You’ve up-ended three weekends, trudged from car yard to car yard weeding the great from the not-so-great but finally signed on the dotted line for a shiny new set of wheels. It’s about now most people feel almost instant relief, the stress of getting a good deal on something so expensive is finally over.
Dealing with upselling
But it’s also about now that the upselling begins. Finance, insurance, rust and fabric protection are all on the list of extras that dealerships may offer their customers.
In some cases the dealer will make more money from those add-ons – which can add thousands to how much you’re shelling out – than they will on the car. They’re major profit centres in an era when the earn on the car alone could amount to a few hundred dollars.
“You’ve got to think about the negotiation of those elements just as much as you do with the car,” RMIT Associate Professor of Marketing, Dr Con Stavros says. “There’s no point saving yourself a couple of thousand on the car but then spend that on pure margin for the dealer.”
Do your research
The General Manager of Motoring, Gordon Oakley, says buyers need to put as much energy, research and thought into the extras as they do the purchase of the car.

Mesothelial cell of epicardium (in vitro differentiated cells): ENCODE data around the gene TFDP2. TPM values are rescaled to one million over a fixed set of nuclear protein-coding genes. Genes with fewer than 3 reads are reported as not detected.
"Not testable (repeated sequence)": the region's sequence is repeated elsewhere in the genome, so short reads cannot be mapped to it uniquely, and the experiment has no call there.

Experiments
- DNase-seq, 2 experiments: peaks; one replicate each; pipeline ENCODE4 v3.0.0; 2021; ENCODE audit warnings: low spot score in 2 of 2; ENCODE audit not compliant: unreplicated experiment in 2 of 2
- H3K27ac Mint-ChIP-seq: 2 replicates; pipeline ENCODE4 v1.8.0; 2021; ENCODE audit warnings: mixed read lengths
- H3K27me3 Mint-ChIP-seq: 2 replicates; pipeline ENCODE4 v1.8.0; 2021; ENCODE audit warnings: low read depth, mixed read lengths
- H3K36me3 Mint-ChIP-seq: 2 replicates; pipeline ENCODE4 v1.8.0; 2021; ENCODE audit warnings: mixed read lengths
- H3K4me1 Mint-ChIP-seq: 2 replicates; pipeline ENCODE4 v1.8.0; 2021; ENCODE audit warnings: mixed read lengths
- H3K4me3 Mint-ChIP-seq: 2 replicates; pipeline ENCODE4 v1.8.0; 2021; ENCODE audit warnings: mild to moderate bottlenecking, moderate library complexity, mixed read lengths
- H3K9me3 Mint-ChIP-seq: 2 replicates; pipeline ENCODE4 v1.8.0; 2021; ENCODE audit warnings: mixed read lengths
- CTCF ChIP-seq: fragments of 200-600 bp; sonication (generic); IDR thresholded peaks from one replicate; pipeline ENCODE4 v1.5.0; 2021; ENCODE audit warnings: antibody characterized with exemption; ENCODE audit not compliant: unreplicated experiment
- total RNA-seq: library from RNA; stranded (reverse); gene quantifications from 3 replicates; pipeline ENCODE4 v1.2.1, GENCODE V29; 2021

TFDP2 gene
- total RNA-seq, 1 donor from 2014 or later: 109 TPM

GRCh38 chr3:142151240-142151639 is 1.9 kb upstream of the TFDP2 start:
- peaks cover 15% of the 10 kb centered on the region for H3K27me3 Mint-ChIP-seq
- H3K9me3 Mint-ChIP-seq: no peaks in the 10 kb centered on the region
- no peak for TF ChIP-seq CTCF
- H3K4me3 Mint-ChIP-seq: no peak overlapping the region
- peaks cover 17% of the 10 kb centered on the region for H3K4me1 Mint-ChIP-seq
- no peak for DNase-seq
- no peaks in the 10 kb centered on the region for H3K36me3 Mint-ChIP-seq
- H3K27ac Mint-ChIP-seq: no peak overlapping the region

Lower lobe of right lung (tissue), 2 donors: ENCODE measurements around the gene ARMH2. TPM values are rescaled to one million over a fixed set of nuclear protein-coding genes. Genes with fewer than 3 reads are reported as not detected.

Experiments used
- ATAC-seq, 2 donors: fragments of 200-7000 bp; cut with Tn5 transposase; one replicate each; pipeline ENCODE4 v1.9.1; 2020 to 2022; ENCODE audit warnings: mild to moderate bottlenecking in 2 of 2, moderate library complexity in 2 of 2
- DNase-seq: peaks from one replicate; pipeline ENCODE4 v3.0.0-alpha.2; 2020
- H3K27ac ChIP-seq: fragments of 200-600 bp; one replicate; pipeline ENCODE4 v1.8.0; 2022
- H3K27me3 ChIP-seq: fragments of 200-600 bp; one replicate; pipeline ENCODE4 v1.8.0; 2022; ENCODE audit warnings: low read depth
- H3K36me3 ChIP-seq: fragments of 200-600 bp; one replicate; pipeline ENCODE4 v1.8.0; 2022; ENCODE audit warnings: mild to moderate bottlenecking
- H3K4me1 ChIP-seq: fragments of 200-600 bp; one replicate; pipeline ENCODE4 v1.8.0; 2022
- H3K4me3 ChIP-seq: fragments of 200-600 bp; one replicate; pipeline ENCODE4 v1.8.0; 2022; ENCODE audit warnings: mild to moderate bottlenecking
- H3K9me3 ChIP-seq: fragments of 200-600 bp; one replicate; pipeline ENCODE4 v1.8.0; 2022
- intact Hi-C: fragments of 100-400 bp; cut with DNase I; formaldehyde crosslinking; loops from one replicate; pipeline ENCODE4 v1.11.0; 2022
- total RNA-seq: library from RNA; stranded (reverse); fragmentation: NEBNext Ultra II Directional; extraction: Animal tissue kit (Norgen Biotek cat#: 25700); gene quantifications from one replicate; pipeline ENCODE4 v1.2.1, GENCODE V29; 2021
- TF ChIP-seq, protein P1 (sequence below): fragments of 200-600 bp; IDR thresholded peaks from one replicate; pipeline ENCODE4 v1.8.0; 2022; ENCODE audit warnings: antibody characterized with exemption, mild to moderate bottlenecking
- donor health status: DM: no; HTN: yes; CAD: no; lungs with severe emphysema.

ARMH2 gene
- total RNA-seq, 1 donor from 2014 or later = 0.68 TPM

“Buying a car is quite an exhausting process,” he says. “You research the hell out of the car, you’ve got the price you want then you let the guard down and relax. But that’s not the time to let your guard down and relax.”
Mr Oakley says finance, in particular, is one area buyers can be misled. Temptations of zero per cent interest may seem appealing, but throw in fees and other charges and the cost of the loan can easily escalate.
“It’s not the rate – it’s the monthly payments that are most important,” Mr Oakley says. “People can save themselves thousands [on finance] by shopping around.”
Simplify the process
Mr Oakley says buyers should negotiate on the car independently of the finance and other extras, all with the aim of simplifying the process.
Tackling people once they’ve decided on a car is part of the sales psychology employed by sales people generally, including car dealers.
“From a sales point of view you want to maximise the price people pay,” says Dr Stavros. “They’re going to try to see where the maximum is you’re going to pay and the consumer is trying to work out what the minimum they can get away with.”
Sales people will often concede some money on the price of the car only to make it up in some other part of the often-complex transaction that is purchasing a vehicle. It’s all part of the negotiation process.
“The art of negotiation is to create a win-win feeling,” Dr Stavros says. “Both parties want to walk away feeling they’ve got something positive out of it. Consumers have to feel like they’ve made some inroads or some kind of progress.”
But he says the rarity with which most people buy cars – generally years between purchases – and the differences in deals between makes, models, time of year, even a particular dealership can make a complex process even more difficult.
“I still think it’s [negotiating] a bit of a black box for most consumers; most don’t really understand how much they can ask for … so it’s a bit scary for a lot of consumers.”
He says much of the sales process involves forming a relationship and building on it in the relatively short time someone is in the dealership.
Build on relationships